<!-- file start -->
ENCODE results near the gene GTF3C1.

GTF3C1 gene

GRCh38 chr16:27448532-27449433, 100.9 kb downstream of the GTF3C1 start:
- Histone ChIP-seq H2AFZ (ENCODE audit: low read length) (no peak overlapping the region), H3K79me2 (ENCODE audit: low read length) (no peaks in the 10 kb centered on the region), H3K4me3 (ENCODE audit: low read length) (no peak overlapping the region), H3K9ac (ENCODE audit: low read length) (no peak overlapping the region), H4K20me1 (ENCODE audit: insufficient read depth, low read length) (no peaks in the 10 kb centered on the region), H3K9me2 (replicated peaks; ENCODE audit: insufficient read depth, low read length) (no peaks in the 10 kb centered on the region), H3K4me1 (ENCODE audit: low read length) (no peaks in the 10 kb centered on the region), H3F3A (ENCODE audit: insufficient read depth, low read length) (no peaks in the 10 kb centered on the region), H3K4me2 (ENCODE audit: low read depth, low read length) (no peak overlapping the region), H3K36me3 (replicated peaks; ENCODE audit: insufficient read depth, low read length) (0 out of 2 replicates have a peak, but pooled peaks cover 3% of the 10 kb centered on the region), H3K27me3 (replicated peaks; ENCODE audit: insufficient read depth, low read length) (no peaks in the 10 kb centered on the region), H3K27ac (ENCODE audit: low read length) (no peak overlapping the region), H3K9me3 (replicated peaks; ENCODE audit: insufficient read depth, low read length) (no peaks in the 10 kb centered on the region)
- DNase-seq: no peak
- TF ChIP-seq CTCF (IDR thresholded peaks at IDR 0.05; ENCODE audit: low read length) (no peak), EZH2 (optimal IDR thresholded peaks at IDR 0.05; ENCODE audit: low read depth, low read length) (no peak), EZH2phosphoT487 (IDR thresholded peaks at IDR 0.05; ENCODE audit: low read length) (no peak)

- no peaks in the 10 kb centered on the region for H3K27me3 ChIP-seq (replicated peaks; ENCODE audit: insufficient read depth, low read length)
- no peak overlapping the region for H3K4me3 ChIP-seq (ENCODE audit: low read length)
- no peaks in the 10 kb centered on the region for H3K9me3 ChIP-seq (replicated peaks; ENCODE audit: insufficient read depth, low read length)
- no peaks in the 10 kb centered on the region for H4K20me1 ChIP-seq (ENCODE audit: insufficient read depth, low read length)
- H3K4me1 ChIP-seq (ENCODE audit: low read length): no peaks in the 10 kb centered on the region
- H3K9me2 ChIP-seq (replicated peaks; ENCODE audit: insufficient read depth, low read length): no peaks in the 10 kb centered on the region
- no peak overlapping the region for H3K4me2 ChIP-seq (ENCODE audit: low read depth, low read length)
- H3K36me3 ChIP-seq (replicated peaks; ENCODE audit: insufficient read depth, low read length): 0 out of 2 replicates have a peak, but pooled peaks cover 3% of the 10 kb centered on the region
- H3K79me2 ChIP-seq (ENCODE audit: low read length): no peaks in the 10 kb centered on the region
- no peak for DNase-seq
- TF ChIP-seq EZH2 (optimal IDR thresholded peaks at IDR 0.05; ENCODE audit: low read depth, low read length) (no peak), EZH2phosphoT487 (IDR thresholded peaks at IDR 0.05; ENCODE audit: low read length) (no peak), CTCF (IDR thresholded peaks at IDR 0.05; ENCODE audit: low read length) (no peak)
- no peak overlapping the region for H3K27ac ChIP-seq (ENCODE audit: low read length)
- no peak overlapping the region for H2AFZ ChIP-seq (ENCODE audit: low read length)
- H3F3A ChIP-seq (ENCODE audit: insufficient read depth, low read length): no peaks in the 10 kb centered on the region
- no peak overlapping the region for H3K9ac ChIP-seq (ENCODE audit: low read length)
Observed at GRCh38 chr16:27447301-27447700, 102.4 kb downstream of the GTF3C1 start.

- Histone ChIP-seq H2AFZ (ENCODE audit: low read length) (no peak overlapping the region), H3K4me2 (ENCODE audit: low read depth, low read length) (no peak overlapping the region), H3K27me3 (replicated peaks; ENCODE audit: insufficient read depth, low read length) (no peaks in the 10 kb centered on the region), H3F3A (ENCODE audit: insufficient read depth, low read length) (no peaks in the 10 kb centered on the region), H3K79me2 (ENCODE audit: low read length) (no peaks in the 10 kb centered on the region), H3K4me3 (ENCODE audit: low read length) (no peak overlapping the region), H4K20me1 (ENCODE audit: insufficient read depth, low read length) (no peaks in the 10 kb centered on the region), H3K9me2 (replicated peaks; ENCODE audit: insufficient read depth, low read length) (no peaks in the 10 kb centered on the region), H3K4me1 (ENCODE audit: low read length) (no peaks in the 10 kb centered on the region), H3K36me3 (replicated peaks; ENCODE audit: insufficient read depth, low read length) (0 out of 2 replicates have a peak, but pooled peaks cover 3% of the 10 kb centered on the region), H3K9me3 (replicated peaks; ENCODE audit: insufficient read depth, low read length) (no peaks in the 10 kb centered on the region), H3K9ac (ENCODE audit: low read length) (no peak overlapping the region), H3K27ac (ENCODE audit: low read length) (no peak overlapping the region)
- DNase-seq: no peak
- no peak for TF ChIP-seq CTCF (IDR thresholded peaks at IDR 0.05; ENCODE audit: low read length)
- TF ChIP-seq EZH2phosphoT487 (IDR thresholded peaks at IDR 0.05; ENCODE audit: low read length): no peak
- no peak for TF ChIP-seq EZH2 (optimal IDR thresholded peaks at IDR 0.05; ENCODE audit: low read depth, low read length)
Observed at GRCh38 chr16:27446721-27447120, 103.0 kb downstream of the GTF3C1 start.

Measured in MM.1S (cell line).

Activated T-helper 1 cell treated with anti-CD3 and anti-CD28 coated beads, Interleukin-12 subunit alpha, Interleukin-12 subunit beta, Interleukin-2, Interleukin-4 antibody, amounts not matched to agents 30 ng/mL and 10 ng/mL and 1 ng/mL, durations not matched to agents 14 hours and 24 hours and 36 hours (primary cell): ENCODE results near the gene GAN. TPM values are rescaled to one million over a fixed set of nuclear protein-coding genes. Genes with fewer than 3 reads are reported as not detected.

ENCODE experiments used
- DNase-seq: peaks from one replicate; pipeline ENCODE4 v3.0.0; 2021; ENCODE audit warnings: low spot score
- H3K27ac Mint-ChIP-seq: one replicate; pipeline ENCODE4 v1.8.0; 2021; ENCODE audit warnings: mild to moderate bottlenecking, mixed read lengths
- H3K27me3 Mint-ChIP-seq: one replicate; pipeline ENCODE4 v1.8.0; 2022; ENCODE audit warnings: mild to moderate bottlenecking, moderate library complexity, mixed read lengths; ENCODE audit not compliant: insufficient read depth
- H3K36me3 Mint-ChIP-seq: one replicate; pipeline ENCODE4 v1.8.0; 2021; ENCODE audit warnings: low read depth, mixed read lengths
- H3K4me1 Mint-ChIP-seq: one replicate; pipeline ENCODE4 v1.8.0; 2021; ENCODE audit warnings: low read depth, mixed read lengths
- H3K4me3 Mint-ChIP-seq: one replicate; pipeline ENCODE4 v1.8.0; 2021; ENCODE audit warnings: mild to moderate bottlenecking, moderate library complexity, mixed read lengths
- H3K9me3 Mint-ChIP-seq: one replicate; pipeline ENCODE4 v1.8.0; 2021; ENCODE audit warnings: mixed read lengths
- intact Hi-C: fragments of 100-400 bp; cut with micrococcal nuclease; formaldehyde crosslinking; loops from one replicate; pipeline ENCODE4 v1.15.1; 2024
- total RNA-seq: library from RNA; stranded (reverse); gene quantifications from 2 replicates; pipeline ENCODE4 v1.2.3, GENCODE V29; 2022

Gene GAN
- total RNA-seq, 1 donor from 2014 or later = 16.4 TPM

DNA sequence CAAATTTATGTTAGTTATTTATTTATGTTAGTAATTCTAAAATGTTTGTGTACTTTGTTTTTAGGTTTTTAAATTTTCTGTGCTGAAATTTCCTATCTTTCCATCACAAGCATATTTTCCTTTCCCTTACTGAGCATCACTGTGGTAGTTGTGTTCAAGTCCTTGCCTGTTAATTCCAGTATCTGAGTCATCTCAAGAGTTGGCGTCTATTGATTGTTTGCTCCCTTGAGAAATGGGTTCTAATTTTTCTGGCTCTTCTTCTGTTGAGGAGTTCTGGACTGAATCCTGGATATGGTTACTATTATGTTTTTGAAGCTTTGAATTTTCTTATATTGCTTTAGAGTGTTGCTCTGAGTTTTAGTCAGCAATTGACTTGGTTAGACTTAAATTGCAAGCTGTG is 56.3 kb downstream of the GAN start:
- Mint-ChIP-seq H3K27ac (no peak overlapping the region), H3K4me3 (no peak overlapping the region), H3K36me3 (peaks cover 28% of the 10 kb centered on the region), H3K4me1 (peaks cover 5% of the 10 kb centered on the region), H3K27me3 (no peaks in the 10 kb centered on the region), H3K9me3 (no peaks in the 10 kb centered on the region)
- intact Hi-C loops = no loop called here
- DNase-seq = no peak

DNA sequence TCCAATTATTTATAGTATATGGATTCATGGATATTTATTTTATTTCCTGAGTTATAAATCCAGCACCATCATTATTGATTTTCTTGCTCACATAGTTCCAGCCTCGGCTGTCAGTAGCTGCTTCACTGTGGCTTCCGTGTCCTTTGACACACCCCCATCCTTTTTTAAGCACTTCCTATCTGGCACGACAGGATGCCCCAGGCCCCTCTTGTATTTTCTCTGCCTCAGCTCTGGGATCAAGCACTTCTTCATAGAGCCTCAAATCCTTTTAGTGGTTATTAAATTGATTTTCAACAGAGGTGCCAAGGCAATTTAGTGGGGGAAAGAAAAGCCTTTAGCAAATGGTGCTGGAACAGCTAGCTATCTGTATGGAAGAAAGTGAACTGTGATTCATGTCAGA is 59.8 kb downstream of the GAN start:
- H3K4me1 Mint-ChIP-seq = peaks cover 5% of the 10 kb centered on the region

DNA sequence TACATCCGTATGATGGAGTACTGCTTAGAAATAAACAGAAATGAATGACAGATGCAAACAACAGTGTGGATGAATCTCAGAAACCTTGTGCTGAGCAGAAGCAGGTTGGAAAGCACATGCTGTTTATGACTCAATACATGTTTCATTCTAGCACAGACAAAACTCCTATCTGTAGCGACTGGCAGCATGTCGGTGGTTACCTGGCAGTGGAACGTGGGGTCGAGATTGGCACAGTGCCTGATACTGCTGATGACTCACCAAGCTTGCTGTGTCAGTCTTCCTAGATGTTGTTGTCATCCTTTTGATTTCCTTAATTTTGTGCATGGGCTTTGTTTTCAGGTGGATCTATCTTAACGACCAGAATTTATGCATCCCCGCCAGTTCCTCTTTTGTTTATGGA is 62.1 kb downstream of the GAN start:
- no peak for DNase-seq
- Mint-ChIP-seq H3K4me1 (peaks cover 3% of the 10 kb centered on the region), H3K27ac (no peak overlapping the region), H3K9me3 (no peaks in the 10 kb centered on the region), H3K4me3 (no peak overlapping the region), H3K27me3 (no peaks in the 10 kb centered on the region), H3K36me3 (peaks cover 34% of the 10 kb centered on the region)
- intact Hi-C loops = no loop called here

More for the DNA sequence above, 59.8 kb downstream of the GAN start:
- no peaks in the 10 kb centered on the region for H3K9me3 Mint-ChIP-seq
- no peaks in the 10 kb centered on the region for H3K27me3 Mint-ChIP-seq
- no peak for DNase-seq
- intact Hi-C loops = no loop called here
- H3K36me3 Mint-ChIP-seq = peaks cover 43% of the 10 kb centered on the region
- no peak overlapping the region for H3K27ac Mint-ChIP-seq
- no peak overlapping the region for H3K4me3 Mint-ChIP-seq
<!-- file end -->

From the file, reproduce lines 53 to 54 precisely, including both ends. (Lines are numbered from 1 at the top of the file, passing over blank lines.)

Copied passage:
More for the DNA sequence above, 59.8 kb downstream of the GAN start:
- no peaks in the 10 kb centered on the region for H3K9me3 Mint-ChIP-seq